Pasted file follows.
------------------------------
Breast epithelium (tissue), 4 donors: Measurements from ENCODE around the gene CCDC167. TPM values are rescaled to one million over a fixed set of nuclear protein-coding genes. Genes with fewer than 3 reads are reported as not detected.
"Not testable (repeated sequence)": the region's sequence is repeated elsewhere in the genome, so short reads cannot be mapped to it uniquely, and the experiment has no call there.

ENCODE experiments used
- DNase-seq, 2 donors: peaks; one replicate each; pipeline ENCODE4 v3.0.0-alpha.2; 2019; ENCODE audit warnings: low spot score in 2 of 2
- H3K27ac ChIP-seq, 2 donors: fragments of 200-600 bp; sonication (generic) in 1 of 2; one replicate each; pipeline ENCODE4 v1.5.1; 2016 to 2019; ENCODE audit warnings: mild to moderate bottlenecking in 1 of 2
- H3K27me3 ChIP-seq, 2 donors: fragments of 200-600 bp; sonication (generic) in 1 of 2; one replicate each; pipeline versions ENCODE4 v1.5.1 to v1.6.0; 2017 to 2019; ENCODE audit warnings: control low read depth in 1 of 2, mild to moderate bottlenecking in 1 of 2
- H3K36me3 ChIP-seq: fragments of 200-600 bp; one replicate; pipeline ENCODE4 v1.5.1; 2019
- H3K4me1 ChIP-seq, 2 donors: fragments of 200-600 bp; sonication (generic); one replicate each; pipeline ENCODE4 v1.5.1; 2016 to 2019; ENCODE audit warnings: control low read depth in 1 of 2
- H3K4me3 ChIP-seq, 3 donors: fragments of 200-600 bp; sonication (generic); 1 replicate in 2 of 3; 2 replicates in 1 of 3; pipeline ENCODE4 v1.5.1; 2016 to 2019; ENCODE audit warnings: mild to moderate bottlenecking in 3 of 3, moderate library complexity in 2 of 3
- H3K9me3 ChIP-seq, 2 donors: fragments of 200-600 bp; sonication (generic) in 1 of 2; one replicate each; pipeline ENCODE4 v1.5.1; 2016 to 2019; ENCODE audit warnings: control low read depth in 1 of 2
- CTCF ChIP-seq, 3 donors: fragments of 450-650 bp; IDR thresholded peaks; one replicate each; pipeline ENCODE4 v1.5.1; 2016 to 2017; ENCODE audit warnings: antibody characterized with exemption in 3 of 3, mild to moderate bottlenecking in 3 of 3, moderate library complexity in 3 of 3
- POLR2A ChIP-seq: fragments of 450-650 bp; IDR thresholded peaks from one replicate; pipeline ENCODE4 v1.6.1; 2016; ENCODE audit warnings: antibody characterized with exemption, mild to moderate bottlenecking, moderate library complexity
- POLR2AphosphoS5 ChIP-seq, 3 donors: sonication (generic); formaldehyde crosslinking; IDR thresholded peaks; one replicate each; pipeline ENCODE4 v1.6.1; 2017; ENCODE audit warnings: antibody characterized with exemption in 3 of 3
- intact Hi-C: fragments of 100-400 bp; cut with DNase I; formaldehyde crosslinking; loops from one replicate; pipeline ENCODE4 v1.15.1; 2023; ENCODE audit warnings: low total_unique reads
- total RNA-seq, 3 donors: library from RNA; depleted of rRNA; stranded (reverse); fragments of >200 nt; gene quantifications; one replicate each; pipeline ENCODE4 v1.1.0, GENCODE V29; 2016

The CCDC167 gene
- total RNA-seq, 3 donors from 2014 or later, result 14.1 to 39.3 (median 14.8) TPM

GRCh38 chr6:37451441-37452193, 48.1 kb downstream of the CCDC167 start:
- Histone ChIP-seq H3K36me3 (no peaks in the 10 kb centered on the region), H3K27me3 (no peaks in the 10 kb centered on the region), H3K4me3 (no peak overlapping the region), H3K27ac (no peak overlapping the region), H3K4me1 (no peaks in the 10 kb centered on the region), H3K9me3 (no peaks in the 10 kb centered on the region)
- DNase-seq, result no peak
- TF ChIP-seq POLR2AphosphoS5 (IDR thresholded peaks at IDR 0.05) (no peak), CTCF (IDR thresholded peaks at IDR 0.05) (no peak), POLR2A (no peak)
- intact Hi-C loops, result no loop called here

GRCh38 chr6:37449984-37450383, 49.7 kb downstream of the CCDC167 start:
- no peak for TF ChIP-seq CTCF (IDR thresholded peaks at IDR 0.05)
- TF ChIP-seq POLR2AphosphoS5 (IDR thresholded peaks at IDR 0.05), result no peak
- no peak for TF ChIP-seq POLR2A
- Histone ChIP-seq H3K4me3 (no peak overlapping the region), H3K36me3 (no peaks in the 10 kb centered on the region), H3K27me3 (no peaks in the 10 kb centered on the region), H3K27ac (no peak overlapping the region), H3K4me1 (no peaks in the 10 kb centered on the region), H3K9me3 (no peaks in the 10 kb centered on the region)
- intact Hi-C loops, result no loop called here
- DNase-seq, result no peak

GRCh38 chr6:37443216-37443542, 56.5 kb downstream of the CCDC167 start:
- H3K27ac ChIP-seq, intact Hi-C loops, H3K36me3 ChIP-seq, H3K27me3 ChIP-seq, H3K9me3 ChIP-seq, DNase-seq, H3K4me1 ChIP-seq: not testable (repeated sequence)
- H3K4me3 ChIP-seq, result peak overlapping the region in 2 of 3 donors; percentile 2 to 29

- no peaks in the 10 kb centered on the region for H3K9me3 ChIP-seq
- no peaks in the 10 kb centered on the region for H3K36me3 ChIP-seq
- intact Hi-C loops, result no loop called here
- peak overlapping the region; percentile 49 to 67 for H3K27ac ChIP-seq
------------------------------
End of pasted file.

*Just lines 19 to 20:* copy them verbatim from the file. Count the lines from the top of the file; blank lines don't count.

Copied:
- Histone ChIP-seq H3K36me3 (no peaks in the 10 kb centered on the region), H3K27me3 (no peaks in the 10 kb centered on the region), H3K4me3 (no peak overlapping the region), H3K27ac (no peak overlapping the region), H3K4me1 (no peaks in the 10 kb centered on the region), H3K9me3 (no peaks in the 10 kb centered on the region)
- DNase-seq, result no peak